Market Insights

Founded just 20 years ago, Cargojet is now the leading cargo air service provider in Canada. It delivers some 1.4 million kilograms of goods — lobsters, flowers, medical equipment, cars, anything that needs to be moved — across the country every day and has an on-time rate of 98.5%. The company is doing so well, it has acquired nine additional jets, four of them 777s, which have double the capacity, and readied the company for expansion into the international market, Chief Corporate Officer Pauline Dhillon said.

However, none of it would have been possible without its dedicated team of nearly 1,300 people working across Canada. “Our greatest strength is our team. Our team allows us to win every night,” Dhillon (pictured above right with Scotiabank's Jake Lawrence) said.

In 2001 Ajay Virmani, Cargojet’s President and CEO, bought 50% of Canada 3000 Cargo with plans to expand the services and rebrand with a new name and logo. Two months later, Canada 3000 went bankrupt, enabling Virmani to acquire 100% of the business and rename it Cargojet Inc.

Dhillon, who played an active role in developing the brand, spoke with Jake Lawrence, CEO and Group Head, Global Banking and Markets at Scotiabank for a recent virtual event for Scotiabank leaders. Their conversation ranged from how a winning team is the foundation for building a successful company, how to retain top performers and how every stakeholder, from employees, to suppliers, partners and customers, is a valued part of Cargojet’s success.

“When you have a happy and productive team, you will have good end results for your customers. We are all focused on the same end goal, which is to provide our customers with a reliable, safe, value-added service,” Dhillon said.

Cargojet keeps its team engaged by taking ownership from the top down for mistakes or “learning lessons” and fixing whatever went wrong, but also by celebrating the company’s wins with the team, Dhillon said.

To make celebrations meaningful, Cargojet brought onboard some special brand ambassadors: Kyle Lowry and Kawhi Leonard, who helped the Toronto Raptors win the NBA championship, and Canadian rapper Drake. Once a year, Virmani, Dhillon and the ambassadors fly across the country to meet with staff at barbeques or pizza nights, events that have been on hold through the pandemic. “Someone in Halifax may watch the Raptors but they’ve never had the opportunity to meet them, and these guys walk in and sign some balls and take some pictures. It makes [staff] feel like they are in an exclusive club,” Dhillon said.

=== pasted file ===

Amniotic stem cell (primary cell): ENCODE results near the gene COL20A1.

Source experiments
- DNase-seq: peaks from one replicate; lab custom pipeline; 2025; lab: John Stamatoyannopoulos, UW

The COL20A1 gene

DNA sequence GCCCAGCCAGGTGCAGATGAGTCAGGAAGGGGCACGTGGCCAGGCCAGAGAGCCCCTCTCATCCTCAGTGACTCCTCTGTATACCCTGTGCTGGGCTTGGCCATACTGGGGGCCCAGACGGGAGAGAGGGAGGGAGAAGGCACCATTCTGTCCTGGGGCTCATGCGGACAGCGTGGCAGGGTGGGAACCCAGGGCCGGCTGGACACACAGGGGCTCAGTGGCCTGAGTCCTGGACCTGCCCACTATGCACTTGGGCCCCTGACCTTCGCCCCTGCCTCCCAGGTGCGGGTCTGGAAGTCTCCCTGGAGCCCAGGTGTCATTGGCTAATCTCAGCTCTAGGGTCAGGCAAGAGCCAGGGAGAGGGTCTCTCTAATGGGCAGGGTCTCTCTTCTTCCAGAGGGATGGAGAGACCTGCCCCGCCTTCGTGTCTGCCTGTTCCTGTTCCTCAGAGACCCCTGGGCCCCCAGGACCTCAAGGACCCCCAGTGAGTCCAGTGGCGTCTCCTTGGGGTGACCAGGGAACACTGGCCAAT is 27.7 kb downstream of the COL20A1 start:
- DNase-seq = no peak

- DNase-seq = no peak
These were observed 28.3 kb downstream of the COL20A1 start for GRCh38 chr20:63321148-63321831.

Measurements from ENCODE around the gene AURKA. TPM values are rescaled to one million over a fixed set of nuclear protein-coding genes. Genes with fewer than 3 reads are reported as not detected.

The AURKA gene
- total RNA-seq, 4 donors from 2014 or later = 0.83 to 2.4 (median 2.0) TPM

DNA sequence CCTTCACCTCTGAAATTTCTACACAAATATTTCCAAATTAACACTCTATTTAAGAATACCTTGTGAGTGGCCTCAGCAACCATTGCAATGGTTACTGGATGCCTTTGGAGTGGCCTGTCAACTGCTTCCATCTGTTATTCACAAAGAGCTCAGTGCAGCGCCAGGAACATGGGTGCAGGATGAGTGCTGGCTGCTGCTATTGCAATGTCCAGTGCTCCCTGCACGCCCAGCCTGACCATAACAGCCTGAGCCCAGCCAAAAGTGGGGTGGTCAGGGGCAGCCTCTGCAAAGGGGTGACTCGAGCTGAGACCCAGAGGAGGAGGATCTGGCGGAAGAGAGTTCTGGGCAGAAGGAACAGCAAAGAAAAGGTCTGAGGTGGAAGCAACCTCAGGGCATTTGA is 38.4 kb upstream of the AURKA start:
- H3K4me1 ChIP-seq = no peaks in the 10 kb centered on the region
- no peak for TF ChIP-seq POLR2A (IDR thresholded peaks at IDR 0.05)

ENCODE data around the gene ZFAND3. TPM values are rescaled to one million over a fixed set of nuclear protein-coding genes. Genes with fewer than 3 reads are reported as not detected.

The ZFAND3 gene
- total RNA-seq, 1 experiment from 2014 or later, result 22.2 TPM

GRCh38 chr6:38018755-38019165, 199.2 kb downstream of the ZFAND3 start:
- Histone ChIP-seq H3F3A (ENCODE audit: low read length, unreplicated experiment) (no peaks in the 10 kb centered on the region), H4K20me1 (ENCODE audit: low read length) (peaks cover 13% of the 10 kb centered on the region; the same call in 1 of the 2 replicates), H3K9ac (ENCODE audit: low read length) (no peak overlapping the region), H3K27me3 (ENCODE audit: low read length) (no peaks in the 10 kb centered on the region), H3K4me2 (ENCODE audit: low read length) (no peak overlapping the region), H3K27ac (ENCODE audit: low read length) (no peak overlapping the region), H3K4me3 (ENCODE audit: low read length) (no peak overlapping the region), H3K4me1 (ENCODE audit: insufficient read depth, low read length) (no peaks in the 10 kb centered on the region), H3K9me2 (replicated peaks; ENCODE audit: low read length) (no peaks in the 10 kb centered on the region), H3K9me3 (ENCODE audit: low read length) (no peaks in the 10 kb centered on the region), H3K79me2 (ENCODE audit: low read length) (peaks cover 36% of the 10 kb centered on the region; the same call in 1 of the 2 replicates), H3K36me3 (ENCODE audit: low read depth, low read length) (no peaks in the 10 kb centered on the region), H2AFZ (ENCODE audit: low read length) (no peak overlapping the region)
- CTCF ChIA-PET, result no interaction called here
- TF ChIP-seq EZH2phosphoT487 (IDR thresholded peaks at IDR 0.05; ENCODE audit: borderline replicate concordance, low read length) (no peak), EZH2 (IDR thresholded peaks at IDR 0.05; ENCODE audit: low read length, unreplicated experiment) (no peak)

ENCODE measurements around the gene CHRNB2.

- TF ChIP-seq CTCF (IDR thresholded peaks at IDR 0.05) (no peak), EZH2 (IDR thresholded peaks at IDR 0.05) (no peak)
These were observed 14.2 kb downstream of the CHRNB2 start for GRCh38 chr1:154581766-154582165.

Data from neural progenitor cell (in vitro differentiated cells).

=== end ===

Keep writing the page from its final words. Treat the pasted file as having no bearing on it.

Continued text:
These celebrations were also an opportunity for team members who might never get a chance to see a game, to win tickets to the private box at Scotiabank Arena and be hosted by Cargojet for the weekend along with colleagues from across the country.

The strong team spirit at Cargojet is particularly evident when team members are willing to step out of their roles to lend a hand when needed. Recently, the Halifax team had a situation where an employee’s girlfriend tested positive for COVID-19, and that meant he and his 24 colleagues had to be tested and could not return to the job until they were cleared by the provincial health department. It was a Friday evening, Dhillon said, noting there were two flights to load and offload the next morning. Fortunately, Cargojet keeps its maintenance and commercial groups working in close proximity to each other at airports, which meant the maintenance crew were able to go in the next morning and load the aircraft. “At a time when the company needed them, they stepped up,” Dhillon said. “That’s what we do as a team.”

Dhillon also shared how Cargojet has been able to benefit from leveraging its strengths and filling in with good partners in areas where it needs help. “Scotiabank really stepped up for us earlier this year in the deal that we did. You gave us the ability to further grow our brand and our organization,” Dhillon said, referring to the company’s expansion plans.

As for the past year, the most significant changes for Cargojet have been the increase in e-commerce coupled with a decrease in passenger flights. According to Dhillon, before the pandemic, Canada’s e-commerce rate was five to seven years behind the US and UK, but in the past year the five-year lag has been caught up. “We don’t know when … the airlines will be functioning at the levels they were before the pandemic but [this time] has given Cargojet the opportunity to capture those markets,” she said.

Early this year, Cargojet entered an Air Transportation Services Agreement with Amazon Canada Fulfillment Services, expanding on its existing relationship with the giant online retailer as sales heated up. As part of the agreement, Cargojet will operate two Amazon-owned aircraft within Canada starting in mid-2021.

As Cargojet continues to expand, Dhillon is committed to maintaining the team spirit that has made the company successful to date. “We built our core values, we’ve got a strong team, we’ve got an excellent customer base that supports us, we’ve got great partners. It’s just the beginning of a wonderful future for the company,” she said.

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